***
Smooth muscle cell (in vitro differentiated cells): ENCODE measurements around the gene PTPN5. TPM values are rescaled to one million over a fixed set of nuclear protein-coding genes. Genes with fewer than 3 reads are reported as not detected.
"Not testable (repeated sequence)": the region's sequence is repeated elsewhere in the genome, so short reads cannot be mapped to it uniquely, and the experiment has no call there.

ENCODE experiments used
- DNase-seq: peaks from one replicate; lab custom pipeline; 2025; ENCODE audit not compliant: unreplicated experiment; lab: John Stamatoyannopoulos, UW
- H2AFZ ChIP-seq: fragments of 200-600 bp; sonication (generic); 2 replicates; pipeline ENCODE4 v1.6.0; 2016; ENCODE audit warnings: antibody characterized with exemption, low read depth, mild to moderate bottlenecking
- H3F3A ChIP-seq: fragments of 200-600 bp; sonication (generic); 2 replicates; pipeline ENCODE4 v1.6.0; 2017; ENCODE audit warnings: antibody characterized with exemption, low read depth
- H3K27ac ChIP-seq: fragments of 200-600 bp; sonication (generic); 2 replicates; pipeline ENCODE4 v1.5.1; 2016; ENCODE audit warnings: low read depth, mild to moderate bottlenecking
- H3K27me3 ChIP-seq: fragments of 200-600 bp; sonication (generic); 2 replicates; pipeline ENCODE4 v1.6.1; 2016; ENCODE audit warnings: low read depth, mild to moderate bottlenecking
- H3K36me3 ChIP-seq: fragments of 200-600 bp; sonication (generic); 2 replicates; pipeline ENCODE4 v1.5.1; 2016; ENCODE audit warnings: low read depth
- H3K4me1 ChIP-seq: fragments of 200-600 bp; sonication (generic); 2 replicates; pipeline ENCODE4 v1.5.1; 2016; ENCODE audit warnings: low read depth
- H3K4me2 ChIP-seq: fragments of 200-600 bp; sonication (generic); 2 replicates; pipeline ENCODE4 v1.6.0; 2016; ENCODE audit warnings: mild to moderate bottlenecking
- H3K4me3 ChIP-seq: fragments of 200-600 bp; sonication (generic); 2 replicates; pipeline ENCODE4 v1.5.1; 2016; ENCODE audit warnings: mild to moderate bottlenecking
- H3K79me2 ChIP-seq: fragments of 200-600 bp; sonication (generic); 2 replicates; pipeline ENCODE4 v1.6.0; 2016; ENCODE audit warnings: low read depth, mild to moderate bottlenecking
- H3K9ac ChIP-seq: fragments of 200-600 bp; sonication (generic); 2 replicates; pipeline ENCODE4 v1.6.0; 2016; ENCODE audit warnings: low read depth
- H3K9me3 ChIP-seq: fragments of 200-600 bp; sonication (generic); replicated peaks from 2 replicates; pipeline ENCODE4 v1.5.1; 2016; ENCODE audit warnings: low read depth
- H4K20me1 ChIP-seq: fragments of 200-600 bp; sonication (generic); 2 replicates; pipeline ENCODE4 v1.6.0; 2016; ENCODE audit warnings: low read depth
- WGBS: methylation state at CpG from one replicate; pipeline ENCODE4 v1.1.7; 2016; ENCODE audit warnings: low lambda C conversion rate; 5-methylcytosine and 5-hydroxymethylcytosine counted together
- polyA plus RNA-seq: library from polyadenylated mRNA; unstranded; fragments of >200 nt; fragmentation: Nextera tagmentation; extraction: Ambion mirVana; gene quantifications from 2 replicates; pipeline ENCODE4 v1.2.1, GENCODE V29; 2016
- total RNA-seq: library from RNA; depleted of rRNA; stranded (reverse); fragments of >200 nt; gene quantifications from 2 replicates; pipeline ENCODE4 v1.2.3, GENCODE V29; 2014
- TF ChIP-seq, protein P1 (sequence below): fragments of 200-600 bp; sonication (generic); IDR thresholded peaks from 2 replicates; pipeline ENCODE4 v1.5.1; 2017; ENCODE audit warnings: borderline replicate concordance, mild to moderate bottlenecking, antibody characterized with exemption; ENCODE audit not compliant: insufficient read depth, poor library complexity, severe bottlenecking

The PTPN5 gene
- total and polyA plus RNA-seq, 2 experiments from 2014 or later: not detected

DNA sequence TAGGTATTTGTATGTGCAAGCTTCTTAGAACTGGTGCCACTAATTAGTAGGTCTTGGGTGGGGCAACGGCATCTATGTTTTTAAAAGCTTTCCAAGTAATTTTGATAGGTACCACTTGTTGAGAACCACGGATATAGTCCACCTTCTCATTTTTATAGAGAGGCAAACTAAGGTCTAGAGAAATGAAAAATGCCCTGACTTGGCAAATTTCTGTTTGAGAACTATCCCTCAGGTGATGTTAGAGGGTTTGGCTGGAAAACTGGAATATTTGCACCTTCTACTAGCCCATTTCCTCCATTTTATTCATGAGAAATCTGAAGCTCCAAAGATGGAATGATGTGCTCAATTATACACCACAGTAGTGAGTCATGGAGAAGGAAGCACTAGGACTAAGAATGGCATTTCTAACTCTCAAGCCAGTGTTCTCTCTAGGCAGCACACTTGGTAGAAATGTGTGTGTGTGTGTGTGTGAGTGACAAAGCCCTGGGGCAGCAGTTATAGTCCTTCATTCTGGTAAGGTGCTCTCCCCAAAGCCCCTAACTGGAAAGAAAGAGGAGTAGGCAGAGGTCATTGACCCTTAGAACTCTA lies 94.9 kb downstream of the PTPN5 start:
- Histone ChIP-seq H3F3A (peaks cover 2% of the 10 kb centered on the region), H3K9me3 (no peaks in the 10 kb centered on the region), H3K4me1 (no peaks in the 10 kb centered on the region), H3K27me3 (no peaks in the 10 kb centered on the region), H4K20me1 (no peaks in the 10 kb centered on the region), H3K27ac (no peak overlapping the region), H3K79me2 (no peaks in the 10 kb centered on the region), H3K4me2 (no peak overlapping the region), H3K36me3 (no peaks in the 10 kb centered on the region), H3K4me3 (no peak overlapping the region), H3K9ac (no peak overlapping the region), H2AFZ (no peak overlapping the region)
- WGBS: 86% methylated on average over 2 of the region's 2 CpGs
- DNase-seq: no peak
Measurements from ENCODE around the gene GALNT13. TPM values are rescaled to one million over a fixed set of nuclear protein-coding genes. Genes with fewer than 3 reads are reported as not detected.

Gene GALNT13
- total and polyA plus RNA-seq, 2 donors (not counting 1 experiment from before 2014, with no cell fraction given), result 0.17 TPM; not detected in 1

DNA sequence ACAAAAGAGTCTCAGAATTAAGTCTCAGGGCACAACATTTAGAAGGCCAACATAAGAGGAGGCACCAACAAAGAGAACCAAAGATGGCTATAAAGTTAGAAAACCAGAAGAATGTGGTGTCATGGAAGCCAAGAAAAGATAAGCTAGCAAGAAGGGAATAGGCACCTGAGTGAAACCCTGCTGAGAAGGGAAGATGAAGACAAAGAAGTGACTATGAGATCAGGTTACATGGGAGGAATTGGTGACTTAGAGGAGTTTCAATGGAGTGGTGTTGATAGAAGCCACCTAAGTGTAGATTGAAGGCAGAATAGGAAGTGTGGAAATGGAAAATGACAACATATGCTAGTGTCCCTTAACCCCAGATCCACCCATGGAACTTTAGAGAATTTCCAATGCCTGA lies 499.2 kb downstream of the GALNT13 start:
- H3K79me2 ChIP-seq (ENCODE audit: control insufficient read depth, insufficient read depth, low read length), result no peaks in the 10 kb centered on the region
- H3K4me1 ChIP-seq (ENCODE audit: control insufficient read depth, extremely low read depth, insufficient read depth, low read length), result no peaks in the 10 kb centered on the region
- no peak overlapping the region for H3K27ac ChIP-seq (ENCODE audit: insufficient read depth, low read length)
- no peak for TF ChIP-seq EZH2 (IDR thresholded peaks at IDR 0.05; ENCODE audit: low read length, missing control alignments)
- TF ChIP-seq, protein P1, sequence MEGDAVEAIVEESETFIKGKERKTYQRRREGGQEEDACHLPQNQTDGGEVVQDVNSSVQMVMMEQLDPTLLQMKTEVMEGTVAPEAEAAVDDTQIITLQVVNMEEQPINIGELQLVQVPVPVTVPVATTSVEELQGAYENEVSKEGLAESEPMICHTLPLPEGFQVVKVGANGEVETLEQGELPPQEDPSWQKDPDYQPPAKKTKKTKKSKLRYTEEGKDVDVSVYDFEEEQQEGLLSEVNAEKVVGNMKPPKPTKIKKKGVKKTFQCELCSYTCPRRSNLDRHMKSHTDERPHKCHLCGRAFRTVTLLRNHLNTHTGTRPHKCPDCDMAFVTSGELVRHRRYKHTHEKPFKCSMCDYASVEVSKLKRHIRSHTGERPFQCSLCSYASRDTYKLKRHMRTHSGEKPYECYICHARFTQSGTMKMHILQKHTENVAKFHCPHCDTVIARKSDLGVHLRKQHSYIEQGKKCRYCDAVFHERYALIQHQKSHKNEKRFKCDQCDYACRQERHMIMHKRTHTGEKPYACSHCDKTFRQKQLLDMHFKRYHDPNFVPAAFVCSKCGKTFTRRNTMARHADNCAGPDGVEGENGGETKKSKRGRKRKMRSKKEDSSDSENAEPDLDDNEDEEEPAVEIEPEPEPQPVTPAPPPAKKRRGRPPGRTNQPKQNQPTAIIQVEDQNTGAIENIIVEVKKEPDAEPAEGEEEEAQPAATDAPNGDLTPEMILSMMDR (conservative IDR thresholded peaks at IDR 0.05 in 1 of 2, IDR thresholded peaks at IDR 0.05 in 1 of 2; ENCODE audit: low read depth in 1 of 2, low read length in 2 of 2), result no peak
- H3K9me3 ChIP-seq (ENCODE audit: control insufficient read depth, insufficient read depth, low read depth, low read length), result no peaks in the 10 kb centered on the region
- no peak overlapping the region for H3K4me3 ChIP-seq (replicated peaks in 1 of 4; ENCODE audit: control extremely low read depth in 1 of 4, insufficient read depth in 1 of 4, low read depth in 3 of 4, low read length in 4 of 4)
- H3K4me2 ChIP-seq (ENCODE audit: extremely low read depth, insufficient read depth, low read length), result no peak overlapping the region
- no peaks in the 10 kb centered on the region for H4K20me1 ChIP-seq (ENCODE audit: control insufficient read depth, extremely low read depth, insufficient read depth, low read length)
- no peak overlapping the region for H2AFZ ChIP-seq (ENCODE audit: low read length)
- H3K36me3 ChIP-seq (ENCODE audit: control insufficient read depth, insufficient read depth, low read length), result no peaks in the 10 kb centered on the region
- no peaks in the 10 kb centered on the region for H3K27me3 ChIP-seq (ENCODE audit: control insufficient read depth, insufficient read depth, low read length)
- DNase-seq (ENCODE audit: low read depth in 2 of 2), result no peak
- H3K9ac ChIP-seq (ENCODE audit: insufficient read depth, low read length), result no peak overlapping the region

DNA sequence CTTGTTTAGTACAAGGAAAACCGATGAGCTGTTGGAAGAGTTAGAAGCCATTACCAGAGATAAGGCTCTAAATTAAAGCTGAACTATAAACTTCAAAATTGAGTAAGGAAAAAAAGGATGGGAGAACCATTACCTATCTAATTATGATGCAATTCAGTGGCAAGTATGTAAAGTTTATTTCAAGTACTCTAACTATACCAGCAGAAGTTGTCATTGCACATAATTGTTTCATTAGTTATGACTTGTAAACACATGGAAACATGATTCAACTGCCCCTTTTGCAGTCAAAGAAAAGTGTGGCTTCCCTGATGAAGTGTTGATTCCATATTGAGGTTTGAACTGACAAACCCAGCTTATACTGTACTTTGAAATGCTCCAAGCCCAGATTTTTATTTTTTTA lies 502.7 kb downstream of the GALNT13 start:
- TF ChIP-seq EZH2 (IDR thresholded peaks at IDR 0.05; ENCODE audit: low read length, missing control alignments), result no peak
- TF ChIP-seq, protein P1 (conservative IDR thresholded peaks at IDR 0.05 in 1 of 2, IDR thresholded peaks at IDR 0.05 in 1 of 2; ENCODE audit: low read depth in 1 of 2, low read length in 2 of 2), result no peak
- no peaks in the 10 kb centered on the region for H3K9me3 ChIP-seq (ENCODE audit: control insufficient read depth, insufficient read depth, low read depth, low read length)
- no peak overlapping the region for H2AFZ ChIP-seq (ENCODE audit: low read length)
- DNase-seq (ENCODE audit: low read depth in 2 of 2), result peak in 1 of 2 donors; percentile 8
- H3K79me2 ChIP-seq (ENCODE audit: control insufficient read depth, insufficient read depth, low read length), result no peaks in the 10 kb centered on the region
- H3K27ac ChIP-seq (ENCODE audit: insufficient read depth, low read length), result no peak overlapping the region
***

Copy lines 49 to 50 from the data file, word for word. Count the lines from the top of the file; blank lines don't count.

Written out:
- no peak overlapping the region for H2AFZ ChIP-seq (ENCODE audit: low read length)
- DNase-seq (ENCODE audit: low read depth in 2 of 2), result peak in 1 of 2 donors; percentile 8